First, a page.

As we approach our mid-year break I want to wish you all happy holidays. For many of you, I may have just triggered an involuntary cringe. Certainly that was not my intent, but I would like to explore it further. We sometimes hear in Alberta, “Why can’t they just say merry Christmas?” While that greeting certainly reflects the Christian heritage of the majority in our province we, as teachers, know that traditions of many faiths are observed during the holiday season. We know because that is what is reflected in the students in our classrooms.
The plurality of Alberta school populations is at an all-time high, and their diversity will continue to increase. Since we embrace differences in our classrooms, maybe we can incorporate that spirit into our greetings. At this time of year, I think this could be an educational opportunity for all of us. Maybe we respond cheerfully to someone’s generic greeting with “Happy holidays to you as well. For me it’s ____________. What’s your holiday?” And we fill in that blank with what it is we celebrate, be it Hanukkah, Krampusnacht, Saint Nicholas Day, Bodhi, Saturnalia, Posadas Navidenas, Longest Night, Solstice, Pancha Ganapati, Christmas Eve, Christmas Day, Saint Stephen’s Day, Hogmanay, New Year’s Eve, Watch Night, Orthodox Christmas or Kwanzaa.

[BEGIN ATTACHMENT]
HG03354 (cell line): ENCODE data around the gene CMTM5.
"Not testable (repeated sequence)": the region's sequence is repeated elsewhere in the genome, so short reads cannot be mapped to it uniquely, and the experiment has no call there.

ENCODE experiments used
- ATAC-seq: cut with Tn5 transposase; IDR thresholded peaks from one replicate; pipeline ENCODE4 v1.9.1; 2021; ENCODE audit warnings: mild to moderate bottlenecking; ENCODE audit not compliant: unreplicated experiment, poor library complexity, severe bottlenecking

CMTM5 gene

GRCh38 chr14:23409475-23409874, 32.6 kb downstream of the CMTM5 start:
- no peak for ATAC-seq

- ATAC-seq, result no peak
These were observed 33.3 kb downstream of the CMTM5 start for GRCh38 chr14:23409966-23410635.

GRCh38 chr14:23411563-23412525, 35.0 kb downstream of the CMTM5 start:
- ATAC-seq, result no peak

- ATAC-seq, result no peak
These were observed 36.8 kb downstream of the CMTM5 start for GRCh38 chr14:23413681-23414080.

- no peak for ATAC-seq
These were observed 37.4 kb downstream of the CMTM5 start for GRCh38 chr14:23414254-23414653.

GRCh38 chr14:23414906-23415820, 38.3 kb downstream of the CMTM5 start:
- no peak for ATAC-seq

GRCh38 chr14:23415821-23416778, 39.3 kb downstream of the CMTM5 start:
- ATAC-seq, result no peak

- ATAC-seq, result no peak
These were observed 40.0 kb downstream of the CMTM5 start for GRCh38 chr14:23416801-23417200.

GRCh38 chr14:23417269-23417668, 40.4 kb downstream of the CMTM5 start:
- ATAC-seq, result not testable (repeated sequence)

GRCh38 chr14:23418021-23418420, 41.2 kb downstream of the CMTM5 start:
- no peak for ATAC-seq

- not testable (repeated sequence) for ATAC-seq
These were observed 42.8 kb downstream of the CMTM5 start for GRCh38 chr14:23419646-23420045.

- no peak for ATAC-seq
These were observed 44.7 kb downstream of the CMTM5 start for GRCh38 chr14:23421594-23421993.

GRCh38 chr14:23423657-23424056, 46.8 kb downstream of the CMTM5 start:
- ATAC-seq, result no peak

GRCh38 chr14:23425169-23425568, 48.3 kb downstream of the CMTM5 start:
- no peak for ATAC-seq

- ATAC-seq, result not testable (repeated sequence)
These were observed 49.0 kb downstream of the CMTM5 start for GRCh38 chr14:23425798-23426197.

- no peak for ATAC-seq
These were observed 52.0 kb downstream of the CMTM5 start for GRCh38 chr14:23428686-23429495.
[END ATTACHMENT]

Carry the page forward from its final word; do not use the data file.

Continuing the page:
If we take time this season to learn a little about the holiday celebrations of others, maybe we will make some people who perhaps feel excluded feel more valued. If we share with others a little about our traditions, maybe we will begin, in some small way, to strengthen our communities. Understanding and sharing are inexpensive ways of paying forward goodwill and, as my family would say, showing the Christmas spirit.
Enjoy your time with family and friends, get some rest, and for the second time this school year I wish you a very happy New Year. While it’s a little bit early, you can substitute any celebration you want and it will still be my wish for you. ❚
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